Experiment #303

Two-Bit Town Part 5

They staked out the bank again that evening and the next without anything useful. On the third night Gideon sent Rille to the other side of the bank to have a different view. Gideon wondered if he’d misheard the code, till on the fourth night someone put a knife to his neck.

“What are you doing here?” A voice asked.

“Well,” Gideon said, “I’m trying to prevent a robbery.” He grabbed the attacker’s arm and rolled forward, flipping the attacker over himself and onto the ground back first. Gideon landed on top of the attacker, knocking the wind out of him.

Gideon scrambled to turn over. He grabbed the attacker by the collar and raised his fist to punch them in the face, but when he saw the attacker, a boy he stopped. He breathed heavily and dropped his fist.

“You could have gotten killed,” Gideon said to the boy. “I almost-”

“Your mistake,” the boy said and thrust a dagger into Gideon’s side.

Gideon stumbled backward and let out a yell.

The boy looked over his shoulder and saw Rille coming up fast. Her skin turned bright red and she grew six inches as she advanced on the boy. Hell hath no fury like a female Moorvat.

Rille shot with her pistol. She caught the boy in the arm. He dropped his knife and ran. He jumped over the side of the building and was gone before Rille arrived.

She stepped to Gideon’s side and tended his wounds.

“Come on, ya big lug,” she said easily lifting him off the ground.

She looked to see if anyone else was about. Then jumped lightly down to the ground and set Gideon on his morse before returning to her normal form. She climbed onto the morse and set off.

From a nearby rooftop, the sheriff stepped out of the shadows to get a good look at them as they left. “Pooshka voss Moorpepishi,” he whispered to himself.

One of the local doctors, a friend of Rille’s, patched Gideon up. The wound was more superficial than the blood flow suggested. Rille helped him back to his room and laid him on the bed.

“You’re losing your edge. That kid snuck right up on you,” Rille said.

“You have no idea how sharp I am.”

“Dull enough to take a knife in the gut.”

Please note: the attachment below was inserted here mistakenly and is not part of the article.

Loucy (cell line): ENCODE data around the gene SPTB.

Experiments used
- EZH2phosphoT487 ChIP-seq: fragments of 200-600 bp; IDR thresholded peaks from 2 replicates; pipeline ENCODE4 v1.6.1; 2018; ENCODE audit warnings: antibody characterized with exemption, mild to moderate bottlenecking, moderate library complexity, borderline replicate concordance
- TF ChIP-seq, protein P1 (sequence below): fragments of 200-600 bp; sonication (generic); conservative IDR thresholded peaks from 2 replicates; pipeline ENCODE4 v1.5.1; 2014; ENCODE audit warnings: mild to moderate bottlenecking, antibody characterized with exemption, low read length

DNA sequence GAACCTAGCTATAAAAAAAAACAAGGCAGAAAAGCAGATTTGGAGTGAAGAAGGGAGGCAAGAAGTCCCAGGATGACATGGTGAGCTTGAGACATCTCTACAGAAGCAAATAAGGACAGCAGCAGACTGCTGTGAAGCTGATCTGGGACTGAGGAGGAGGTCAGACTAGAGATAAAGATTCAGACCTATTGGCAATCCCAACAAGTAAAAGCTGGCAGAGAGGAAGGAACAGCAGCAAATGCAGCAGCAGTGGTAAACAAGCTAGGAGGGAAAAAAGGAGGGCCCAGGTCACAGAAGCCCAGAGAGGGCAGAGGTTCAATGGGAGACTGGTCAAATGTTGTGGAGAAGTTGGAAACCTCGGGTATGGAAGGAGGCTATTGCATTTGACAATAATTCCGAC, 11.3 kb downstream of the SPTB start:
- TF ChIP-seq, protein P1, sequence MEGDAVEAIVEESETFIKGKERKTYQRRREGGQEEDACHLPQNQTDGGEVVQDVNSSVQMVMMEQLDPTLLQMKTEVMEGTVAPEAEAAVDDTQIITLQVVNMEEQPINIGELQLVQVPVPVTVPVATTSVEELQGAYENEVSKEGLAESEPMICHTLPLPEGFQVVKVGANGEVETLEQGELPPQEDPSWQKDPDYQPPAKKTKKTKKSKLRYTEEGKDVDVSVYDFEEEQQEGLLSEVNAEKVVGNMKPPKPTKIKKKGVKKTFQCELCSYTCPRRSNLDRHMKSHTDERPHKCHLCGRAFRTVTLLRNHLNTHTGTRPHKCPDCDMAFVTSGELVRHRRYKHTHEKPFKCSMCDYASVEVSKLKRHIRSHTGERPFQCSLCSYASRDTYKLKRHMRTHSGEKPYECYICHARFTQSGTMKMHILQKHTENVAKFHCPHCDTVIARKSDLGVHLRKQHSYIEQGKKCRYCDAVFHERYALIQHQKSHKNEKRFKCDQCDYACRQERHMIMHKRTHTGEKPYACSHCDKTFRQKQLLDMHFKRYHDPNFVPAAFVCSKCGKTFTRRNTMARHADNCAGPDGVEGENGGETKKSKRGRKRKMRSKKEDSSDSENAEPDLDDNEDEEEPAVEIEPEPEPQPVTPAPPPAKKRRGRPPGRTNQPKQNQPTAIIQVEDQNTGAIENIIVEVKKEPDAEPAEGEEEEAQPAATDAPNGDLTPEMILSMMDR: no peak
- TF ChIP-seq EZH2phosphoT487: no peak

“Maybe.”

“He almost slit your throat.”

“What’s your point?”

“Maybe you’re out of your element here. Maybe we need more help.”

“Who? Your sorry husband? That Pashhtakka Sheriff? Your underground connections?”

“You got sliced up by a child. Almost anyone else would be a help.”

Gideon shook his head.

“If you’re the head of law enforcement here, why are you insisting on doing this alone. You got a death wish?”

Gideon looked at the floor.

Rille gasped. “Oh, frabscht! You do, don’t you?”

“Not a death wish,” Gideon said. “I wonder if there’s a pasture left for this old goat.”

“Then why bring me into this? I’m trying to gain my life, not lose it.”

“I’m sorry,” he said.

“Did Sarah give her life so you could waste yours?”

Gideon’s eyes narrowed at the mention of his last partner, the one who’d died to save Gideon and the Grand Premiere. “What?”

“I didn’t know Sarah, but I doubt she’d be happy with this.” Rille gestured to Gideon.

“Get out now.” He said. “or so help me I will put one between your eyes.”

Rille laughed. “I’d like to see you try.”

“In a way that would be a relief,” Rille said.

“Just let me be,” Gideon said.

And then Rille saw it, something behind the hemming and hawing and pushing her away.

“Who is that boy?” she asked.

“Who?”

“Don’t play dumb, you know who I’m talking about. The one who stabbed you.”

“No one.”

“Which can only mean he’s someone.”

“He’s…” Gideon trailed off and waved a hand.

“I got all night,” she said. “Plus I’d love to see the look on Rodgers’s face when he hears I walked outta here in the wee hours. Wooo. That’d be a sight to see.”

“He’s my…”

She waited with baited breath. “Yes?”

“I’ve never seen the kid before. Now get out of here and let me get some sleep so we can stake out the place again tonight.”

“Gideon Bartholomew Wright, you are the worst.”

He smiled. “See you tonight.”

She left, shaking her head.

A moment later a knock came at the door.

“Rille, seriously,” Gideon said under his breath and trudged back to the door. He yanked it open to see a seven foot tall, red Moorvat flanked by the two men he’d overheard near the bank.

“I–,” Gideon said.

The Moorvat grabbed Gideon by the mouth.

“Your son would like to say hi.”

To Be Continued…

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